So, apparently, living in a post-nuclear wasteland brings out the pragmatic cynic in me. It's always good to know how one would react to a stressful environment.
I also learned that I become easily irritated by negative attitudes - something I've known about myself for quite some time. It comes to the surface a lot quicker in a game setting where the consequences of being surly, a smartass, or difficult just for the Hell of it would be negligible. I mean - it's a post-nuclear wasteland. There are mutated animals, hostile factions, and practically everything you eat or drink is irradiated. With that kind of reality, is it any wonder that a person who treats everyone like crap risks me (or someone else) knocking their block off? When the world is so depressing, why make life harder for everyone?
Joshua Graham
Joshua Graham
I also, paradoxically, become as gentle as a teddy bear with certain characters. If they show gentleness, compassion, and strength despite hardship, I respect that. If they become cynical and practical but still retain a healthy dose of humor about their situation, then I genuinely like them. If they are businesslike, single-mindedly pursuing money, we can use each other to benefit the both of us. If the character is a born leader, competent and sure, then I'll follow (as long as I too believe in the validity of their cause).
Playing a Very Evil Karma character in Fallout 3 also taught me a lot about myself. For example, when I stole, pickpocketed, enslaved or killed someone, I felt remorseful - even if it was just a game. Sadly, the more you do it, the easier it gets. Partly because it can be rationalized - it's just a game. I feel bad for doing vault boy thumbs up1bad things, even if those bad things are not done to real people. I would not do these things if I had the opportunity to do them in real life. That in itself is proof that I'm a good person.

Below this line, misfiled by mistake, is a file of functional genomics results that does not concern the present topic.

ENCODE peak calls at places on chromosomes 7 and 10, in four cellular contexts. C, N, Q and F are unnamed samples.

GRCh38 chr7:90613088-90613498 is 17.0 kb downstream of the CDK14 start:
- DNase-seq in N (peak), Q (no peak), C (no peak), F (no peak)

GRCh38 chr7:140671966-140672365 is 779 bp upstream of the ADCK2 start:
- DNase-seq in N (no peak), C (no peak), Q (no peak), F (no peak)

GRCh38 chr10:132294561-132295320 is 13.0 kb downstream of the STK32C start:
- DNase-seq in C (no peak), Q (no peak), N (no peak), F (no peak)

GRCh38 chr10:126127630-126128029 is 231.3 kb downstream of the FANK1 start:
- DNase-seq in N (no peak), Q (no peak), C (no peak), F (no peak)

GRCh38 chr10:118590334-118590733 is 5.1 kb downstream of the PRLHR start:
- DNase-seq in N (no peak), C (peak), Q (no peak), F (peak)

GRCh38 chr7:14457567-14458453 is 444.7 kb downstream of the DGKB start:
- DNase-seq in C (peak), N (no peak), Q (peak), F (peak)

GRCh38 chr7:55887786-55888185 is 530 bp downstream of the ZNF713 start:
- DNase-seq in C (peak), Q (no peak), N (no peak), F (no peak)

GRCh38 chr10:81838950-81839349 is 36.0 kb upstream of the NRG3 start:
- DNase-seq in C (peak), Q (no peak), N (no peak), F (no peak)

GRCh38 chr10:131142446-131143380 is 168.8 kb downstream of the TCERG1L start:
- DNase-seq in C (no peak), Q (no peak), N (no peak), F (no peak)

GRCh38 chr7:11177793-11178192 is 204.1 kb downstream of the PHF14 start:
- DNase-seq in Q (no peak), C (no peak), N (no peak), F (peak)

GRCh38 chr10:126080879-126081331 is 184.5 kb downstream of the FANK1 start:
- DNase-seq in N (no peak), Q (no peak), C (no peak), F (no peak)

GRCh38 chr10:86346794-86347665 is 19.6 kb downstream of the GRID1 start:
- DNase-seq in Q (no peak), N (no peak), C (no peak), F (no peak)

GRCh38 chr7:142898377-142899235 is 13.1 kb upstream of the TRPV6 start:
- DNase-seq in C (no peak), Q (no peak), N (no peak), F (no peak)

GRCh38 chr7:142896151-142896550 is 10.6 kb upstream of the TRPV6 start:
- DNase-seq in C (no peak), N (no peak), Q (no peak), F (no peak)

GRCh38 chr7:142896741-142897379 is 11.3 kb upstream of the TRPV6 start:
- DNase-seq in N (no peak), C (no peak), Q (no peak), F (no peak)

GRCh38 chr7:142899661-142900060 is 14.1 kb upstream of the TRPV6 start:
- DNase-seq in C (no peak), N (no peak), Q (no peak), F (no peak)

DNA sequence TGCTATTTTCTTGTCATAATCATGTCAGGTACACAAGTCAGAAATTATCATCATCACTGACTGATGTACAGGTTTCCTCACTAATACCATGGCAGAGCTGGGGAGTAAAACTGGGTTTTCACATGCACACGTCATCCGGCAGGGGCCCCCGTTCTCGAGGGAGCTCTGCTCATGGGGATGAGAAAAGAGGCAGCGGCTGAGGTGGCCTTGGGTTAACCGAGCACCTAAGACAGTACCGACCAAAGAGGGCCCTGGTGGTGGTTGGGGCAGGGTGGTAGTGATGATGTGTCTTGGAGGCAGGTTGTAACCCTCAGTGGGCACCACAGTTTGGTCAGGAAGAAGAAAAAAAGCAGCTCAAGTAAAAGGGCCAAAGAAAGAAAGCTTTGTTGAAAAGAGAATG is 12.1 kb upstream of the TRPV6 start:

Strangely enough, that was the validation I didn't even know that I was looking for. When I played as if it were me, I wound up with Very Good Karma. When I intentionally played as Very Evil, I felt bad about doing bad things, no matter what I did or how often I did them.
I had no idea that a video game could change my life so much.
Apparently, psychological validation costs $19.99 at Gamestop.

Saturday, November 7, 2015

Video Games and Morality: What Fallout Taught Me About Myself (part 1)

This article was originally posted on my blog, here.

Last year, I bought my husband a copy of Fallout: New Vegas knowing nothing about the game - I just did a little research, and thought he'd like it. What I didn't expect would happen was that I would get into the game - so much so that I would learn how to play it myself.
I wasn't much of a gamer. When I did play, I'd play things like Rapala Fishing Frenzy - games without fighting or shooting. I didn't know how my husband coped with the constant action on-screen. He played a lot of Grand Theft Auto - something that I would watch, but not participate in. It looked fun, but chaotic - and it seems like all he did was blow things up and steal cars. The storyline didn't intrigue me at all - just criminals doing criminal things to be a bigger criminal, or exact revenge, etc.  A notable exception was Grand Theft Auto San Andreas where CJ met the crazy-ass hippy dude The Truth and his trippy psychedelic van, named The Mothership. The series of quests with Truth was so entertaining that I asked my husband not to do them when I wasn't around, because I didn't want to miss any of the nutty anti-government conspiracy rants that passed for conversation when it came to this guy.
I had significant frustration with the way my husband played the game - primarily for asking me "What do I do?" and then doing whatever he wanted to do in the first place, completely ignoring my advice. When this situation repeated itself during Fallout, I told him not to ask me what to do if he was going to ignore me anyway. I then said that I should learn how to play the game, so I can do things the way I like.
So I did.
It took me a while to get used to the controls - using two joysticks, a directional pad, two triggers, two bumper buttons, and four colored "face" buttons is a tough skill to learn, especially for someone who didn't play a lot of games before.
NOTE: This will likely be the first of a series of articles about Fallout, so if you have little interest in video games, I suggest you tune out now. I'll make sure to post an update when I return to my regularly scheduled programming.
The Fallout Universe